Tuesday, January 17, 2012

Miss California and the Glorification of Teen Pregnancy - 
A missed opportunity to do good. 

On January 14, 2012, America held it's annual "Miss America Pageant," a competition that touts a mission to represent high ideals of "beauty, grace, intelligence, artistic ability, and refinement."  

For the most part, I have no problem with this contest. The Miss America organization does much good throughout not just the US, but the entire world. Winners have represented our nation well throughout the years and I respect their platforms and the service they ultimately render. However, in the context of the competition itself, sometimes I wonder who these beautiful contestants are representing. Are they really looking to be examples to those young girls that look up to them? Or, are they more interested in singing the praises of the networks? 

My case in point:  (Que video to 4:29)

Before I move on to Miss California, I need to give props to Miss New York for her intelligent answer to the question about Occupy Wall Street. This is the type of intelligence and refinement I think the Miss America organization can be proud of. However, some contestants could've done a better job. 

Referencing TV shows like "Teen Mom"  and "16 and Pregnant", Miss California was asked about the  glorifying of teen pregnancy and what she thought of this type of reality TV show.

I'm not going to lie: I was riveted. My ears piqued and I scooted to the edge of my seat. They were talking my language. This was a question I could relate to. This is a subject I hold close to my heart! Miss California had a real opportunity to positively influence her audience. 

I eagerly anticipated her reply... "It absolutely does glorify being pregnant at a young age, but I have to recognize that there is definitely an appetite for reality television and it's the responsibility of the viewers to understand that we want to live our life different from these reality stars. It is an entertainment industry and I support those TV shows, but it is our responsibility to take responsibility for our own actions." 

I'm unclear. Is she opposed to glorifying teen pregnancy? Or, is she supportive of the TV networks? Is she touting the responsibility of teens to make good choices, or telling them it's okay to seek entertainment from the mistakes (and in some cases the "purposes") of young mothers? On the subject of teen-pregnancy, there is no room for fence sitting. Either you support our youth in making healthy, wise decisions about their futures or you don't. Either you give them the tools and the knowledge to make better choices, or you support the TV networks that glorify destructive behavior. There is no middle ground.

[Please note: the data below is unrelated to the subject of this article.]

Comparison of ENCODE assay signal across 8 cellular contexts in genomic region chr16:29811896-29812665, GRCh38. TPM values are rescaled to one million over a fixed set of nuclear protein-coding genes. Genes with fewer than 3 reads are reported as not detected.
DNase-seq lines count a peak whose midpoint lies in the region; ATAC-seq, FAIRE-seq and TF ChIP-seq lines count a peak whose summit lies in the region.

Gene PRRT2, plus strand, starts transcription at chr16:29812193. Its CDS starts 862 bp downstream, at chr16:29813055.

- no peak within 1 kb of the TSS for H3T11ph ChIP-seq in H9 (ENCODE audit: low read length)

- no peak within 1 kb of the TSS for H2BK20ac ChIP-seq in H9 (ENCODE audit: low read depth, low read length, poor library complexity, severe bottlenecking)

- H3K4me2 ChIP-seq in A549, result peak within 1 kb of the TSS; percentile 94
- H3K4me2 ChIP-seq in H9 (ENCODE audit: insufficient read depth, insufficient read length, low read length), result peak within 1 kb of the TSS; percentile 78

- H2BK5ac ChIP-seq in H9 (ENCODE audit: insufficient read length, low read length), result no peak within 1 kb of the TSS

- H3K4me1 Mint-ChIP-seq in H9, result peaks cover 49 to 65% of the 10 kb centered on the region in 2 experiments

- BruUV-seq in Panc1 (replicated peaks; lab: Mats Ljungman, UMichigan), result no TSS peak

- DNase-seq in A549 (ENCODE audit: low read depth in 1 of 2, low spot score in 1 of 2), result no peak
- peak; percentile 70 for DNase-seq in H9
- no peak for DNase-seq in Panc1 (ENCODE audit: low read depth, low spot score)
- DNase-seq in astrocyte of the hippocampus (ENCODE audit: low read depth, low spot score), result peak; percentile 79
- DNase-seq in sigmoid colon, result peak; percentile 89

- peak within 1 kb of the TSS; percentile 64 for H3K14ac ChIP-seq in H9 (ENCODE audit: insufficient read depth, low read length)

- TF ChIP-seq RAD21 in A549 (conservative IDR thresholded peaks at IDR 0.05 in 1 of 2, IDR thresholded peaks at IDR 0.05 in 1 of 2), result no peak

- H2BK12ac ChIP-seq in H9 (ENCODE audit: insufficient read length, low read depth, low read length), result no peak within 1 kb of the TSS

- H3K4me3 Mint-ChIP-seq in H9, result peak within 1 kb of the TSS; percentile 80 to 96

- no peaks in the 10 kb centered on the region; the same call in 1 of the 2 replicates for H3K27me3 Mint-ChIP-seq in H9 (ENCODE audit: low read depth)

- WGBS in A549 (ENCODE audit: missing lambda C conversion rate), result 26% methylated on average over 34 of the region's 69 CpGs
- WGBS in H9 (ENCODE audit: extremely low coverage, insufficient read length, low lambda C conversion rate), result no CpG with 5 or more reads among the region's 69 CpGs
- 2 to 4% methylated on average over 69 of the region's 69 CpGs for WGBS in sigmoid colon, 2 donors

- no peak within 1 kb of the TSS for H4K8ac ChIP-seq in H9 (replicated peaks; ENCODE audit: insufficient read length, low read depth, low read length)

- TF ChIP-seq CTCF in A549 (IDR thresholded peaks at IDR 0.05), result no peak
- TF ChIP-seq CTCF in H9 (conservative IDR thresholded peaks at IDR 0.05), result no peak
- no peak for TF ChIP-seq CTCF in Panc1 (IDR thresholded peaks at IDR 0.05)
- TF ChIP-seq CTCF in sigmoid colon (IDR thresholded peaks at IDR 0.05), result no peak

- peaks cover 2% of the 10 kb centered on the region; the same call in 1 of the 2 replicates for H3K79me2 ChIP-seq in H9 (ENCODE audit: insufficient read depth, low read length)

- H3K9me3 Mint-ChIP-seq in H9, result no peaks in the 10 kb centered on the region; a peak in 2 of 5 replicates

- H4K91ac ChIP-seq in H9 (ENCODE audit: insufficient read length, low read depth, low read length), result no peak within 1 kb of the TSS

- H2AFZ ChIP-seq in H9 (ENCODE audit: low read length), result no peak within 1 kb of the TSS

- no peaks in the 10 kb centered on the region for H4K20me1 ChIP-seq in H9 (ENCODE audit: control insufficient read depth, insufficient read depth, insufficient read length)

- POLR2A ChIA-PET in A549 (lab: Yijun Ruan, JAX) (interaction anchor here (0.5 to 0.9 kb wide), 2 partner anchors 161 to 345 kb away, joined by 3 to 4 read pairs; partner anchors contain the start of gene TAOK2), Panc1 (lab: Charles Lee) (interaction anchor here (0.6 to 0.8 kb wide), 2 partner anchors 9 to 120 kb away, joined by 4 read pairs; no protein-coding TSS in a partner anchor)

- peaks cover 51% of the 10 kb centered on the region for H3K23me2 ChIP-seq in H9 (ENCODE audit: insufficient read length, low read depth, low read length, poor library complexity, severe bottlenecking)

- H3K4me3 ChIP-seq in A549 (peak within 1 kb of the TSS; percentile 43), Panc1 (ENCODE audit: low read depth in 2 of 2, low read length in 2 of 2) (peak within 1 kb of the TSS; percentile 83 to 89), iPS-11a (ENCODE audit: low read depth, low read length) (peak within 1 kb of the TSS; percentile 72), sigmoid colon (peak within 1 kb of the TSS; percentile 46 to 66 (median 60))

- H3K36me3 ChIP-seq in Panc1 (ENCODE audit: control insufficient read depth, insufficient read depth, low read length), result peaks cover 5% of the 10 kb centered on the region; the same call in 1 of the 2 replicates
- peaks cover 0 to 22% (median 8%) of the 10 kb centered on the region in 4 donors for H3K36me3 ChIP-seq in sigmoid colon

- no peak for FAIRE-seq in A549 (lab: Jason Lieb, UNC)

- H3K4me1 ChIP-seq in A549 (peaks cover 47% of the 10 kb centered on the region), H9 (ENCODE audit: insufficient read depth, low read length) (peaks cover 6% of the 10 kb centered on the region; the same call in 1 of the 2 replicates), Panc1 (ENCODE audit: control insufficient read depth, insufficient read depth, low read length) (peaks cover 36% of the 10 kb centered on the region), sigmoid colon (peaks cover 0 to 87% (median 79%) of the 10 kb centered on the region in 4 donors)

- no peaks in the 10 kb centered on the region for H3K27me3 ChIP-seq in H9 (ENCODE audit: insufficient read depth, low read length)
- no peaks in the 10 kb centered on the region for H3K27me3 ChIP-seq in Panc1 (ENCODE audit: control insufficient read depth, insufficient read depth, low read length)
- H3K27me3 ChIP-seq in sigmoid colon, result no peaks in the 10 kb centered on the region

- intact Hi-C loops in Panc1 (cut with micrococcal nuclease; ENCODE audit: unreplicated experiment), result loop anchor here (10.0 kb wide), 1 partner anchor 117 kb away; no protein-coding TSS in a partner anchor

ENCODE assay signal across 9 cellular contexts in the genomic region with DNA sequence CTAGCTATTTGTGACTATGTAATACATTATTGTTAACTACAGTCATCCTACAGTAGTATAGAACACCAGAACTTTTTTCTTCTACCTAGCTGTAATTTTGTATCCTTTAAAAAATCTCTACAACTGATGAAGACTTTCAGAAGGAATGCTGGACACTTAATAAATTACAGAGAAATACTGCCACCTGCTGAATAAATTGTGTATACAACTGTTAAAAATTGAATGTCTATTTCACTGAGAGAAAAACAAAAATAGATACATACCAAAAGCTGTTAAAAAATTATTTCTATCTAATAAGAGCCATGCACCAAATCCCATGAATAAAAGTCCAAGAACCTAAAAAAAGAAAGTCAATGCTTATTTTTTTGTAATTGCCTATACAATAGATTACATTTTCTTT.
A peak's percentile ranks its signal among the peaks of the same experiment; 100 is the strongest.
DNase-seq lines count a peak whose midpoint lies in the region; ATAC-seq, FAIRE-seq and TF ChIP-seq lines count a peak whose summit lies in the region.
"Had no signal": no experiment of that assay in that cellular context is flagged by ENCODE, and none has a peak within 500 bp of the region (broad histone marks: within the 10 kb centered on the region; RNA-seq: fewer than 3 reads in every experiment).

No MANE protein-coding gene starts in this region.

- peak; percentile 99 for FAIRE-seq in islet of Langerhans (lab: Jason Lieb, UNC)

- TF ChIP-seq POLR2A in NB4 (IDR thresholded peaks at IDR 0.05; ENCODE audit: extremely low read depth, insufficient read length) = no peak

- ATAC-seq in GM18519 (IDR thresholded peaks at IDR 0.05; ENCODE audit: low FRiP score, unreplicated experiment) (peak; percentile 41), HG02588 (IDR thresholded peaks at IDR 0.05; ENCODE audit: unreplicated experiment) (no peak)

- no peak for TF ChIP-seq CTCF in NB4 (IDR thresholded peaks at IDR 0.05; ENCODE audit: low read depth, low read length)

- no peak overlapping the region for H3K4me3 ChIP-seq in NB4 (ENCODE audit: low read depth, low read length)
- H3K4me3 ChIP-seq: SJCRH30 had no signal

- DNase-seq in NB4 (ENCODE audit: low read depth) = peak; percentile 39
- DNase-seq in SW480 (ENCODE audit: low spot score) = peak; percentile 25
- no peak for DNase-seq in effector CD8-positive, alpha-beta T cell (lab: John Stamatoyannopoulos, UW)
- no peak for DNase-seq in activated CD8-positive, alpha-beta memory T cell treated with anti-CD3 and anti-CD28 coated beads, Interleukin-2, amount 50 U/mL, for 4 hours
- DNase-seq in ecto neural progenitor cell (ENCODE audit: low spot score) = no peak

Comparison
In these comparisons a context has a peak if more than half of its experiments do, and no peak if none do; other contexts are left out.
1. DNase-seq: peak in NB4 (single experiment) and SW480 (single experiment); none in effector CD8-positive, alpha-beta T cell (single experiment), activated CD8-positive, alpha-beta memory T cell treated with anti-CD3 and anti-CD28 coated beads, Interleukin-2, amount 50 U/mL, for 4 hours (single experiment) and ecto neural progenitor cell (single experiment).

So, you ask, what would my answer have been? 

"There is nothing glorious about having a baby when you are a teen and for a TV show to glorify it is an act ignorance and an injustice for those who find value in it. There is nothing wrong with drawing attention to a problem or in talking about it, however, creating a product that causes teen pregnancy to be admired and even praised further perpetuates the problem . The producers would be wise to show the struggles and the hardship that come to these teens not just now but as they (and their babies) mature." 

That's it in a nutshell. Teen pregnancy isn't glorious. Babies aren't toys to be played with. Parenting isn't something to take lightly. When we make adult decisions, we must face the adult consequences. Our kids deserve the facts. They deserve to have a fighting chance at a successful future. When we paint unrealistic pictures of "happy ever after" we are doing them an injustice. 

The responsibility is ours. Mothers, fathers, teachers, mentors, media outlets, celebrities, and friends.  Let's start a dialogue. Tell us what you think. What's your take on reality shows that glorify teen pregnancy?

(This post was originally posted on The Floor is Ours - a new blog designed with the intent to bridge the commutation gap  between teens and parents. If you are interested in being part of our The Floor is Ours youth or adult panel, please shoot me an email at s.worlton@gmail.com) 

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